Wednesday, 4 January 2017

Free of Mass Effect

So I finally reached the end of the Mass Effect trilogy - having finally completed Mass Effect 3. It was a bit of a mild let down. I’d heard that the ending of this game had been criticised, however that doesn’t prepare you for how blunt and inconsequential it actually was. My main issue however was that the whole game just felt very samey and that it lacked the dramatic punch of the previous games. Having spent 2 games building up the Reapers to be these unstoppable death machines and then have Sheppard take one down easily with a rocket launcher felt… cheap. The Reapers lost their menace, even with Earth under attack I felt no urgency – how dangerous can the Reapers be if a small guerrilla force can hold them back. No wonder I struggled to finish this game. 

I’m being very negative here. Mass Effect 3 is still a good little game in its own way and there were some creative touches, however when it was at its strongest it was involving characters or situations from the previous games.

I think new game announced Mass Effect Andromeda - set in a different galaxy - sounds promising, as the series feels like it needs a fresh start.

Wednesday, 21 December 2016

Red Dead Horse

Red Dead Redemption proved to be one of my most enjoyable games I’ve ever played, with stunning graphics and one of my favourite protagonists in John Marston. It is a huge open world game and has taken a long time to grapple with, but finally I got there. The only time I wavered was when the action changed to Mexico. However, this game also revealed to me I have a curse.  Let me explain the incidents…

#1 – Whilst on a quest, I was waiting on foot below a cliff I had walked around and down. I whistled to my horse, who proceeded to fall down from the cliff and smash hard before me to its poor death. I mean that’s a mistake that could happen to anyone, right?

#2 – I was hunting a deer. I jumped off my horse and went to skin the creature. I noticed a train was approaching. Then I noticed that after I had jumped off my horse it had come to a stop on the train-tracks. Too late to do anything the train slammed through my (new) horse, obliterating it. There was not a single piece of horse left.

#3 – A pack of wolves attacked me whilst I was on horseback. They just kept on coming, in my panic I aimed my gun underneath me and – accidentally – shot my horse, who collapsed in a heap beneath me.

I am no horse’s friend it seems. In a previous life my ancestors must have angered the horse gods and led to this curse. Still nothing could take away from this amazing game, not even a horse death curse.

Thursday, 4 August 2016

Inside The Cave

The Cave is a quirky puzzle platformer that uses style and dark humour to great effect. Ron Gilbert, of Monkey Island fame, has created an interesting hybrid here. You select 3 different characters from a possible 7 to enter the cave and experience different missions. Each character has a different special skill and you swap between them and coordinate to help explore and solve puzzles - the character switching reminds me a little of playing a Lego videogame in single player mode.
I loved how dark some of the stories were and how your protagonists are slowly revealed to be something quite less than heroic. The puzzles are not overly challenging, but for once I quite enjoyed this level of challenge. I like a game that doesn't drive me too quickly into picking up my phone and looking for a walkthrough. I felt more immersed in the experience for that. 
The voice of The Cave, played by Stephen Stanton, is one of the delights of this game. His narration, bold and full of humour, adds a bit of magic to the experience. At times he almost sounded like the Tadman from that great old crazy Dreamcast game Seaman - a major plus for me!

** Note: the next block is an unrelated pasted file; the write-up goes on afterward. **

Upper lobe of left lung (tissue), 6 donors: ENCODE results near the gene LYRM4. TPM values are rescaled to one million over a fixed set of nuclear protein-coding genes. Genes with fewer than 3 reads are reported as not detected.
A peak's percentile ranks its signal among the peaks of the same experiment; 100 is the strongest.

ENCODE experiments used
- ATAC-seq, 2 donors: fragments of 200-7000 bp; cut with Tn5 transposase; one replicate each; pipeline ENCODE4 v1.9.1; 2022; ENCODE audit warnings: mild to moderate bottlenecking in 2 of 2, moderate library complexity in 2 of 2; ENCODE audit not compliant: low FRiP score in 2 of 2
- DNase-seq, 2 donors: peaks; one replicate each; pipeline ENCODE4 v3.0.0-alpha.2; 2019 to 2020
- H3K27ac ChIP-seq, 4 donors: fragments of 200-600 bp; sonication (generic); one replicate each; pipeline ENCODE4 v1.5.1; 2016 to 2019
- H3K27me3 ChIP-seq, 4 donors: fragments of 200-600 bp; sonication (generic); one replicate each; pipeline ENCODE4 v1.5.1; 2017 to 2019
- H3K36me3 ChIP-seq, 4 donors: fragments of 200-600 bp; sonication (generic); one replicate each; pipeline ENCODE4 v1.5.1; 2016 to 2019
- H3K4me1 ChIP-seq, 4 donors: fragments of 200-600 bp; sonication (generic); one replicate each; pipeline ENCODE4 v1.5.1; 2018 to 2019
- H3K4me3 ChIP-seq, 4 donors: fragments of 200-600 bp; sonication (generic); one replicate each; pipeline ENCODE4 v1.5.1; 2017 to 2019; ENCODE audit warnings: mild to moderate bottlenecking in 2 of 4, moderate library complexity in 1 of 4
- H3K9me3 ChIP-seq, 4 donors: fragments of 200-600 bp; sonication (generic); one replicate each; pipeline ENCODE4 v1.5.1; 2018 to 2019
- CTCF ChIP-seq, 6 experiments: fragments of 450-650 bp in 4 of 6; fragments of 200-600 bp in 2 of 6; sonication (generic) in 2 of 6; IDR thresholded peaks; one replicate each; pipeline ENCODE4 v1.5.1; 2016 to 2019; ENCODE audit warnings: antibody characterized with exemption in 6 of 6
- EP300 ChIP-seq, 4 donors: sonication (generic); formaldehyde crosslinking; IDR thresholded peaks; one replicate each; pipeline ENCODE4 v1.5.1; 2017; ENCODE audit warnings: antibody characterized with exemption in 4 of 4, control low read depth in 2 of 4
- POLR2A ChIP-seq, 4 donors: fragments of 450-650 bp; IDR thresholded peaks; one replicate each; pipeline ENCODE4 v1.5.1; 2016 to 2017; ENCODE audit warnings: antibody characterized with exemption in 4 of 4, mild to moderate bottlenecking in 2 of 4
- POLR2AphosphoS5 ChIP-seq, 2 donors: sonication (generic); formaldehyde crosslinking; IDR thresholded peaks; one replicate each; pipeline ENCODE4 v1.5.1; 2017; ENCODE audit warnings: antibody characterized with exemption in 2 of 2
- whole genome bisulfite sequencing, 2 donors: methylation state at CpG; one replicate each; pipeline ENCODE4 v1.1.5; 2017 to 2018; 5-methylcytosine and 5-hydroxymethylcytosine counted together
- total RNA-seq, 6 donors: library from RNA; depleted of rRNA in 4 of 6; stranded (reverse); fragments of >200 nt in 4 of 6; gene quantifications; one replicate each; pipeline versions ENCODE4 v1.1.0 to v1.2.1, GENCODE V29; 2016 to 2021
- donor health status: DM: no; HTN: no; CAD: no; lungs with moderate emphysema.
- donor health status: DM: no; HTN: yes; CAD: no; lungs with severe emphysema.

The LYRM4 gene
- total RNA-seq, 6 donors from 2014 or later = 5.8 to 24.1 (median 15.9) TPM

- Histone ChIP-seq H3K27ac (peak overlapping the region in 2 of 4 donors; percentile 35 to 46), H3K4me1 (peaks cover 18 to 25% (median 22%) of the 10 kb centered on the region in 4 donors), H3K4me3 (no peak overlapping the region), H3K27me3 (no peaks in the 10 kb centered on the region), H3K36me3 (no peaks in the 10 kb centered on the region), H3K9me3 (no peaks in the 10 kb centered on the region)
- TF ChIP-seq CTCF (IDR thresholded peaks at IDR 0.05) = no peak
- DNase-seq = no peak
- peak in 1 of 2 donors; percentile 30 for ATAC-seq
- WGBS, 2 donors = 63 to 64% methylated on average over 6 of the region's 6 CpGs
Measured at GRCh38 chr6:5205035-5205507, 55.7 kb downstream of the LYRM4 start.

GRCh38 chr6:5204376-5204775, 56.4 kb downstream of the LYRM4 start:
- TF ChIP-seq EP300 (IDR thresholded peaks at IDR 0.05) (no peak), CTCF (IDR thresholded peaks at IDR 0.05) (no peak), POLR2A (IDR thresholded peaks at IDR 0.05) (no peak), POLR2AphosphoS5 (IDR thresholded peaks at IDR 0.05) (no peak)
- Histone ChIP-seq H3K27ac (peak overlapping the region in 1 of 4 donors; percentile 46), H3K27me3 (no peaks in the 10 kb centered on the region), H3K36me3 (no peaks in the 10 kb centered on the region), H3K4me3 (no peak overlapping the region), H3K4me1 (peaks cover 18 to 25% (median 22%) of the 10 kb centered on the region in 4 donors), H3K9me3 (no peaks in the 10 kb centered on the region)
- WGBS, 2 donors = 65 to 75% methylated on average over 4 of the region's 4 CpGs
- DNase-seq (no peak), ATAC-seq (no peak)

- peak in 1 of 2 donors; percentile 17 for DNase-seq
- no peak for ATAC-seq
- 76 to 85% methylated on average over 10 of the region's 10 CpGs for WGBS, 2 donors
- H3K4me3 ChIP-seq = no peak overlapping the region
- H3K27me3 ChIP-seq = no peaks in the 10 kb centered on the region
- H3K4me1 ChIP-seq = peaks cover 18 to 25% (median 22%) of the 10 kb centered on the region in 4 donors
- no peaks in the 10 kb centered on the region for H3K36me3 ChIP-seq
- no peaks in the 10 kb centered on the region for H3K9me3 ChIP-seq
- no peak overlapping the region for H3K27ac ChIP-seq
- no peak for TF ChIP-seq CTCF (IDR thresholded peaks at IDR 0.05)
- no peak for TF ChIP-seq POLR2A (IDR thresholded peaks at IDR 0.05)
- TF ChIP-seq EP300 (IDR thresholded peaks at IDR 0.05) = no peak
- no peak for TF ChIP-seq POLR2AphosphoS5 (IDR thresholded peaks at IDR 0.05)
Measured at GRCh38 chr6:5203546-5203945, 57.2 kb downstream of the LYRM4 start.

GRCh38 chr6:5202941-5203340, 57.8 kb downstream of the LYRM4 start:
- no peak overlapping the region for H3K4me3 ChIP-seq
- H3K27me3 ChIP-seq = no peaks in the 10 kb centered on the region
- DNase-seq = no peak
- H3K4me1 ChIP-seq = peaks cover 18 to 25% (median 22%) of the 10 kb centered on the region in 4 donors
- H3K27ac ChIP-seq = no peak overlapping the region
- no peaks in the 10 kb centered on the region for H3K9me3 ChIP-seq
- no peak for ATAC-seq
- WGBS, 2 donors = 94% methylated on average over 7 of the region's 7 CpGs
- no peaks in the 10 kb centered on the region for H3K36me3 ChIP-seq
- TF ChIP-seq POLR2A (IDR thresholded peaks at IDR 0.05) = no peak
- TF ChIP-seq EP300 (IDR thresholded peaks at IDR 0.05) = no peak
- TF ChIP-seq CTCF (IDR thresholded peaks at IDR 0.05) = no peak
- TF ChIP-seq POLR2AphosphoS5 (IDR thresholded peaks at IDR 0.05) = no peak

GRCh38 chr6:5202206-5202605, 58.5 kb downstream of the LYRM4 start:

I have only played through the game once so far, but it is definitely one I would play through again to experience the other characters’ stories and levels. Although I may wait a while so the levels you have to repeat will feel fresher.

Thursday, 14 July 2016

Galactic Mario

Super Mario Galaxy warped my mind. A spherical gravity-based platform game that managed to be intuitive despite the craziness that was unfolding before my eyes. It is an expertly designed game that leaves you in no doubt that failure is down to user error. Initially I was a little sceptical with having to use a Wii Remote and nunchuck as the main controller, but it was responsive and accurate. It was only the sections where you had to pull and levitate yourself around on the blue stars that the controls felt awkward. I was also impressed with how well the automatic camera worked for the most part - it wasn’t often I felt the lack of twin sticks was an issue.

The galaxies were varied and original whilst still putting a Mario-spin on everything. I enjoyed playing Bee Mario the most and liked how the limited flight time was used. Only toward the very end did the ideas seem to run out, with some designs and ideas repeated or mirrored. The extra comet stars varied between being challenging and just a little too frustrating. None of this really diminishes what an excellent game this is and how much fun I had playing it. I’d wager that the sequel will iron out a lot of the issues and be even more impressive and fun.

Wednesday, 22 June 2016

Butterflies and Hurricanes

Life is Strange is a triumph, a game that really absorbs you into the setting and has a rich detailed story with strong character development. The game feels indebted to the works of Telltale Games and Quantic Dream, however it manages to forge its own path with its tone, its time travelling mechanism and its pace.  It is important to note from the start that this is not a game about time travel. The power is really just a tool here, something that is used to explore characters and situations in an compelling and unique way. The choices you make have a huge impact on the unfolding story, and the ability to rewind and make a different decision makes you soon realise how branching and tangled things quickly can become. Nothing is black and white. It is not a game for someone who is indecisive.